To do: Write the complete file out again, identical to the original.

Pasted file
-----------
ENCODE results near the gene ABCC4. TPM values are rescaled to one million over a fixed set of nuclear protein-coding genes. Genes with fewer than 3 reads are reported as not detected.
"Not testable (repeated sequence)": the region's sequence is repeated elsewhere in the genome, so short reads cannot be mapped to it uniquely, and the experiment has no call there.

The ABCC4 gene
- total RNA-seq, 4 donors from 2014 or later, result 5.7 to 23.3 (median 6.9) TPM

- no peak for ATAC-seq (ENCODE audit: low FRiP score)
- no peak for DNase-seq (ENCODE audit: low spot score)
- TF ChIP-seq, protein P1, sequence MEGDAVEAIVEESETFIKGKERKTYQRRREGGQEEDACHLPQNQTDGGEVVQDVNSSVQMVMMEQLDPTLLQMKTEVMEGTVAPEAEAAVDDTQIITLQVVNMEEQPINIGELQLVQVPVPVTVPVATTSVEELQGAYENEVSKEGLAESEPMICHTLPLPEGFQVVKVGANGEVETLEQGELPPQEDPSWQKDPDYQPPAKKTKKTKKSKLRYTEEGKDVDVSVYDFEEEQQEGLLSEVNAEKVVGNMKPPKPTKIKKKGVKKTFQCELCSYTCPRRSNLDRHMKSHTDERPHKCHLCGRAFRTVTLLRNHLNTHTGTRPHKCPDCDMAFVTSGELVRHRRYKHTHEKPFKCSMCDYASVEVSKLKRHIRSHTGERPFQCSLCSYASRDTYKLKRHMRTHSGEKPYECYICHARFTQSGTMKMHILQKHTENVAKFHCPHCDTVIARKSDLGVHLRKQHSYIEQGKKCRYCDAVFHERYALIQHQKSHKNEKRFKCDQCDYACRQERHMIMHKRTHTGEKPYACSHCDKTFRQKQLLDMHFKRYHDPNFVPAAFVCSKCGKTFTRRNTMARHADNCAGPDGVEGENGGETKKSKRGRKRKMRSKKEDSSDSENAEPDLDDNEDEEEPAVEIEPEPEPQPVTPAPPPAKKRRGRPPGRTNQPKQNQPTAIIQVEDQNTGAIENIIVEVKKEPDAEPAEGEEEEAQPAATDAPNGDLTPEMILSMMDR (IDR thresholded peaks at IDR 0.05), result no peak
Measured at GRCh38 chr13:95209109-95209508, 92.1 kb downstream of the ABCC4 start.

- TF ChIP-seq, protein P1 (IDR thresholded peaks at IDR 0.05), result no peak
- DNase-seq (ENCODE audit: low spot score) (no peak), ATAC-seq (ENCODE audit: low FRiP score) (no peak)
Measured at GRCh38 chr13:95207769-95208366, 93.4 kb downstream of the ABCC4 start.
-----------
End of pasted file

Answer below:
ENCODE results near the gene ABCC4. TPM values are rescaled to one million over a fixed set of nuclear protein-coding genes. Genes with fewer than 3 reads are reported as not detected.
"Not testable (repeated sequence)": the region's sequence is repeated elsewhere in the genome, so short reads cannot be mapped to it uniquely, and the experiment has no call there.

The ABCC4 gene
- total RNA-seq, 4 donors from 2014 or later, result 5.7 to 23.3 (median 6.9) TPM

- no peak for ATAC-seq (ENCODE audit: low FRiP score)
- no peak for DNase-seq (ENCODE audit: low spot score)
- TF ChIP-seq, protein P1, sequence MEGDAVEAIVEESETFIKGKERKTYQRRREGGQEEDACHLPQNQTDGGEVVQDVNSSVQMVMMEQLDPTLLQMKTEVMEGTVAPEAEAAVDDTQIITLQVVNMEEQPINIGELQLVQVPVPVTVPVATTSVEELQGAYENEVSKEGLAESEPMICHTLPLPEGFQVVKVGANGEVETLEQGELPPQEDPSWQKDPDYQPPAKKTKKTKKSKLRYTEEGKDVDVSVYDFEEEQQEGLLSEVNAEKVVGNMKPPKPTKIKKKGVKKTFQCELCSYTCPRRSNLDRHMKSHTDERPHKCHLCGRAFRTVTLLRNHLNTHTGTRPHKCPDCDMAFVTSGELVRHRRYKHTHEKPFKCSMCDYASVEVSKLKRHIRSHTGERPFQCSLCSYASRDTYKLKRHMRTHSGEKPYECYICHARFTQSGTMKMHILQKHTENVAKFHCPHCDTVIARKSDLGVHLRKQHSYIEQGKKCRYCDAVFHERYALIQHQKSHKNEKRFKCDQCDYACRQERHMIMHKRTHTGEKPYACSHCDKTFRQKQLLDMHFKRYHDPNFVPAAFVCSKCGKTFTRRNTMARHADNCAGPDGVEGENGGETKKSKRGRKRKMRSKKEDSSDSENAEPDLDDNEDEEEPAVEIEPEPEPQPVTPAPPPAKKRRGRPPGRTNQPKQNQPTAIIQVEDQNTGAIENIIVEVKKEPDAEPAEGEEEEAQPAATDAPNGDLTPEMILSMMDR (IDR thresholded peaks at IDR 0.05), result no peak
Measured at GRCh38 chr13:95209109-95209508, 92.1 kb downstream of the ABCC4 start.

- TF ChIP-seq, protein P1 (IDR thresholded peaks at IDR 0.05), result no peak
- DNase-seq (ENCODE audit: low spot score) (no peak), ATAC-seq (ENCODE audit: low FRiP score) (no peak)
Measured at GRCh38 chr13:95207769-95208366, 93.4 kb downstream of the ABCC4 start.